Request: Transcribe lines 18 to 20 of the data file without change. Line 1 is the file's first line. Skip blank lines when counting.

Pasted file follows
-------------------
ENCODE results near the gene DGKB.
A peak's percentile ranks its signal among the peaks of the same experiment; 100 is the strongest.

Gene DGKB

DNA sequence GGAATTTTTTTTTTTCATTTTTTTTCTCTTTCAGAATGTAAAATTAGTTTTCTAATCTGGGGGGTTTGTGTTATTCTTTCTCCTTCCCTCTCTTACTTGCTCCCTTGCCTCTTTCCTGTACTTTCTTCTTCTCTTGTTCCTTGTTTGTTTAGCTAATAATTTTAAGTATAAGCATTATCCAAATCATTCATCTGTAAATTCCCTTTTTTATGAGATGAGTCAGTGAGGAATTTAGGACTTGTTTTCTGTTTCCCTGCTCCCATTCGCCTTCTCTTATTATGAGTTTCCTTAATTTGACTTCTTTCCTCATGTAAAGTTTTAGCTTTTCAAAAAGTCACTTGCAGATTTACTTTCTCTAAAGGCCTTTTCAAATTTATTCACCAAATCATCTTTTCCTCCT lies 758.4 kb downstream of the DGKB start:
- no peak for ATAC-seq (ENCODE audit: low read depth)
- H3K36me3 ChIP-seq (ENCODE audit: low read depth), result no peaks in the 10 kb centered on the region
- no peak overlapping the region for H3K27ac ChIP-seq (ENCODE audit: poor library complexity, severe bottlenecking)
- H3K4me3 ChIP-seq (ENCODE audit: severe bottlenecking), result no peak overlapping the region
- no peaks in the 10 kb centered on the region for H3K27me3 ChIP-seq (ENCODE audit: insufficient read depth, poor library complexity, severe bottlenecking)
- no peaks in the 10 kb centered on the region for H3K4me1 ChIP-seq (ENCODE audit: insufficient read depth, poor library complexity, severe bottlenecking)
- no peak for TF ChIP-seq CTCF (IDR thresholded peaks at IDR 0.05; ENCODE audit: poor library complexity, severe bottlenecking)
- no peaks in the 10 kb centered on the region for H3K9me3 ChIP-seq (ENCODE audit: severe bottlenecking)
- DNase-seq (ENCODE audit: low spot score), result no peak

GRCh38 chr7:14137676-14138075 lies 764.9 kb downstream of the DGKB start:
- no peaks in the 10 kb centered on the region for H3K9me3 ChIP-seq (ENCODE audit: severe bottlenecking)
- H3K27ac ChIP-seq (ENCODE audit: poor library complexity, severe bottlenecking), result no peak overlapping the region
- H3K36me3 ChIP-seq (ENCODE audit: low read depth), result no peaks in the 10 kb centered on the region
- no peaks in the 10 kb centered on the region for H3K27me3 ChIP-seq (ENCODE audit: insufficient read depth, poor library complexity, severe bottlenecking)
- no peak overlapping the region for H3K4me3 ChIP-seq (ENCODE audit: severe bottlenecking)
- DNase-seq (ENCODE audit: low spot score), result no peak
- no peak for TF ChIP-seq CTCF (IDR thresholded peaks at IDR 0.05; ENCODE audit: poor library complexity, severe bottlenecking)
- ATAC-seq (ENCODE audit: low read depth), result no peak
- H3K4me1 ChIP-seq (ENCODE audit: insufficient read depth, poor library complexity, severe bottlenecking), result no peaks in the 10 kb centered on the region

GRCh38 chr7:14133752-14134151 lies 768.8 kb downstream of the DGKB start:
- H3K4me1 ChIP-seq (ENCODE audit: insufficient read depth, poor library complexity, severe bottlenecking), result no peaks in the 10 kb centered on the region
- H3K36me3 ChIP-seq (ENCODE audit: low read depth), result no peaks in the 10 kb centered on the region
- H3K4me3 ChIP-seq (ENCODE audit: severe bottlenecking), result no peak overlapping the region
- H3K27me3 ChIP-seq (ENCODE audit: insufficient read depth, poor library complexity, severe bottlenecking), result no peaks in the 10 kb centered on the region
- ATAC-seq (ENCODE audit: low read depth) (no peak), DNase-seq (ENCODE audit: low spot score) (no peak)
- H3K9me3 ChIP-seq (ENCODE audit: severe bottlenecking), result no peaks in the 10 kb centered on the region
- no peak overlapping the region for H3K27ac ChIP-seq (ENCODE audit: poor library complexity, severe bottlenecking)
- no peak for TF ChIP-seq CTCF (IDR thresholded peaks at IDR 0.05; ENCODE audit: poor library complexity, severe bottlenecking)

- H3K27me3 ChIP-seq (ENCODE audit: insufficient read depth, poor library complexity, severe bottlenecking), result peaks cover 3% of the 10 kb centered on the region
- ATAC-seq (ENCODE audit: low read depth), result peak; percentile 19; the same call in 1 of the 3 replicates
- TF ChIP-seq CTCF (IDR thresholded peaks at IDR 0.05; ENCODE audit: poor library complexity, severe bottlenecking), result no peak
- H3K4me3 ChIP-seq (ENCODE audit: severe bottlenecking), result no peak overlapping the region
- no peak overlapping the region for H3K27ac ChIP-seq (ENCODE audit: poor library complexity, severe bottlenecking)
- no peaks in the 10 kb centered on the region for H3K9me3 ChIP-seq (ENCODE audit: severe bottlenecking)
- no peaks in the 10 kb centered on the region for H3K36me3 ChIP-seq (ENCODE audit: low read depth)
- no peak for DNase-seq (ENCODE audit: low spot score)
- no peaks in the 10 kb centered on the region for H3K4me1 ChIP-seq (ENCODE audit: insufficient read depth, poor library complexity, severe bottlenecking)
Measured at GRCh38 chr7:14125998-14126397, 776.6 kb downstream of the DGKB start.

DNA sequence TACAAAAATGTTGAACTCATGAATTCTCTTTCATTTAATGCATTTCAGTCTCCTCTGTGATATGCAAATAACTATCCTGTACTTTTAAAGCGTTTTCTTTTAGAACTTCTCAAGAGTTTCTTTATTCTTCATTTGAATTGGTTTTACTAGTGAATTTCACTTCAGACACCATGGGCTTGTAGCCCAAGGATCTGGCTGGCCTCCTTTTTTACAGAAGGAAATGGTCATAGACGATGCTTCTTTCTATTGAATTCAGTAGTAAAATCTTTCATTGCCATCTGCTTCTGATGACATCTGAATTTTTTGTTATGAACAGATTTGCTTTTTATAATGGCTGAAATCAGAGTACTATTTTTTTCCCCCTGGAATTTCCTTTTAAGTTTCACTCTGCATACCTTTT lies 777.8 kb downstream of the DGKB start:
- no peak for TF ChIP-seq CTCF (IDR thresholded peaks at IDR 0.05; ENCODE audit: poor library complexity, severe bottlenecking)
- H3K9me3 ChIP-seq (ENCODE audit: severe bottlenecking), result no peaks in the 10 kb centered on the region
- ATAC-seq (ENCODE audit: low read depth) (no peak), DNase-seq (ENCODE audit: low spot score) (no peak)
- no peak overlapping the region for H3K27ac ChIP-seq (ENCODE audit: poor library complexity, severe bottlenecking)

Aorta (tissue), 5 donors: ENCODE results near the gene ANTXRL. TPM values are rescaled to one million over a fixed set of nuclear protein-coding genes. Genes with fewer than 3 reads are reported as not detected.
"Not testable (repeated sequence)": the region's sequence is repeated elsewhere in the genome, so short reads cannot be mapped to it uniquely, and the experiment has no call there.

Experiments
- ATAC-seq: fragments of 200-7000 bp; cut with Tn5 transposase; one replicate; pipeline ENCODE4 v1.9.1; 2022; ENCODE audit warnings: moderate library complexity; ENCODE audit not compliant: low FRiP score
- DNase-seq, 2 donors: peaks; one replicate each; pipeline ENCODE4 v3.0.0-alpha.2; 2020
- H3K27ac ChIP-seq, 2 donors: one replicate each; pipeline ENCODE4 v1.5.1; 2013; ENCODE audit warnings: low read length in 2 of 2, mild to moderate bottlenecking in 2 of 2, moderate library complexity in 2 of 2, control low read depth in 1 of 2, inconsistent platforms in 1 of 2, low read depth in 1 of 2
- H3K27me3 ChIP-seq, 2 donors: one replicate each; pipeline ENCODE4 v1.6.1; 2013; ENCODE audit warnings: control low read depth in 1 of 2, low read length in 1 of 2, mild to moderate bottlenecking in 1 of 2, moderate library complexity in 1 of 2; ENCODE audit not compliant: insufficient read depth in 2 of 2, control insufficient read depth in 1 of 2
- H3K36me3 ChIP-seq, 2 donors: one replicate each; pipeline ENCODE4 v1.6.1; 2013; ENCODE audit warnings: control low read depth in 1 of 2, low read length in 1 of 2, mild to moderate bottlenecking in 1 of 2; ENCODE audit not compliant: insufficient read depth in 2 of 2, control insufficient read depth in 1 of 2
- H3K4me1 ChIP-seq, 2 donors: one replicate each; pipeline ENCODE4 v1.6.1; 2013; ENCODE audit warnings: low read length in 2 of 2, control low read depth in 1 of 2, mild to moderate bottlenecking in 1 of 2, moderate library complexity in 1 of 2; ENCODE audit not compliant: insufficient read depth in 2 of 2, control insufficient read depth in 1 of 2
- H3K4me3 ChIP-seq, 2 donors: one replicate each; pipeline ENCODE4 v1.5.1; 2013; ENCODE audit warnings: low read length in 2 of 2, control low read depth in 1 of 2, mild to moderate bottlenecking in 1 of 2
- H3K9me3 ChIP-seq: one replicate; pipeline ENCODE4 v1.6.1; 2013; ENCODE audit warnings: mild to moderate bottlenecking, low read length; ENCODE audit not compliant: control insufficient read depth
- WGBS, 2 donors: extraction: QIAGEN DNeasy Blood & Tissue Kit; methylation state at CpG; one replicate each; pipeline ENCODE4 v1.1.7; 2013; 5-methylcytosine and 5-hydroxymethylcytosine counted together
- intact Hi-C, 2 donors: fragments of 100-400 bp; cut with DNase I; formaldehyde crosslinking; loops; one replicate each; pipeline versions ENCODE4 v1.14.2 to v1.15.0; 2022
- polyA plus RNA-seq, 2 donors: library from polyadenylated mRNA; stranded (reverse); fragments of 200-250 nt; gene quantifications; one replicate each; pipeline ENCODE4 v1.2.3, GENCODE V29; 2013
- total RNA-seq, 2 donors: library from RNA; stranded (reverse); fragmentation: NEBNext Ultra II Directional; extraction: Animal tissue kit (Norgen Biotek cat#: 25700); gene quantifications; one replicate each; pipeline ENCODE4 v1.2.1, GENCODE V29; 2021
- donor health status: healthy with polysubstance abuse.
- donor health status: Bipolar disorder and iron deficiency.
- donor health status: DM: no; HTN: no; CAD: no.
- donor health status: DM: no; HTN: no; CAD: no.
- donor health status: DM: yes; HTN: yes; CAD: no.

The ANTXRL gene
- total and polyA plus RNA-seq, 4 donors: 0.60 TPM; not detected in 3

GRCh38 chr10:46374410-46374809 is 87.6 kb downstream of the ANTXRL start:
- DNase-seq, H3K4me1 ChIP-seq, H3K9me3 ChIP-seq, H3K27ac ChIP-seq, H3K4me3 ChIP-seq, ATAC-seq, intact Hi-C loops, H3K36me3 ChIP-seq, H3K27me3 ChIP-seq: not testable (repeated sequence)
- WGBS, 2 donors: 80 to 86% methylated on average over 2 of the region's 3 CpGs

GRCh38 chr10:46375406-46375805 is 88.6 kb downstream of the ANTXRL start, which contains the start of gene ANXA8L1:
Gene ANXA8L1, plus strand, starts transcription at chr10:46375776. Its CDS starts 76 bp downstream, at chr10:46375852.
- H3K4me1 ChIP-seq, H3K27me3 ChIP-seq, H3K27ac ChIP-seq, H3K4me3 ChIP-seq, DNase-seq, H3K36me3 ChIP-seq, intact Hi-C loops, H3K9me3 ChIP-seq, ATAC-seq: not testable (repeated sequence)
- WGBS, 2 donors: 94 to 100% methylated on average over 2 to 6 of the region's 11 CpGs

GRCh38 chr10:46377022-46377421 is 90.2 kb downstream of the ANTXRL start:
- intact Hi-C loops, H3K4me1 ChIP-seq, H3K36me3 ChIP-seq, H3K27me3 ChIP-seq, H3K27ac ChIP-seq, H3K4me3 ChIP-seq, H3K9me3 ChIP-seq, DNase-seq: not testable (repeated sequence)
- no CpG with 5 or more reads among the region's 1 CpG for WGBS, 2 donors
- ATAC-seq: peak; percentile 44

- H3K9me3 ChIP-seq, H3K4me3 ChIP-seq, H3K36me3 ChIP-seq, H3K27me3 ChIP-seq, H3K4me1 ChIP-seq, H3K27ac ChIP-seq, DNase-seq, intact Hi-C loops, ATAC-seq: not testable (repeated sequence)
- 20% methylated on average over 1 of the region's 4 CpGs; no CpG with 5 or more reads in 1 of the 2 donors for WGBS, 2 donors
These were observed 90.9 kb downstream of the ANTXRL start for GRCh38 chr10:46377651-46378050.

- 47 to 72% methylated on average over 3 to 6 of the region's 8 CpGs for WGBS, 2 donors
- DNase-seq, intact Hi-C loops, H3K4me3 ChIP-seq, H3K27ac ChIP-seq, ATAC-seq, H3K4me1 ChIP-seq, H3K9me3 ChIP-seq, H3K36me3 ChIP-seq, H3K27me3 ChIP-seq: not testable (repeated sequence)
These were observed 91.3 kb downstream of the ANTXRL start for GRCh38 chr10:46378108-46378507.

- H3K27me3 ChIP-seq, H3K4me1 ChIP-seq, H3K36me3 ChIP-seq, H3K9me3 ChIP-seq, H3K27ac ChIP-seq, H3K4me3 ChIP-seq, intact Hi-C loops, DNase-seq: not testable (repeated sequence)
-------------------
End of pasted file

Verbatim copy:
- no peaks in the 10 kb centered on the region for H3K27me3 ChIP-seq (ENCODE audit: insufficient read depth, poor library complexity, severe bottlenecking)
- no peak overlapping the region for H3K4me3 ChIP-seq (ENCODE audit: severe bottlenecking)
- DNase-seq (ENCODE audit: low spot score), result no peak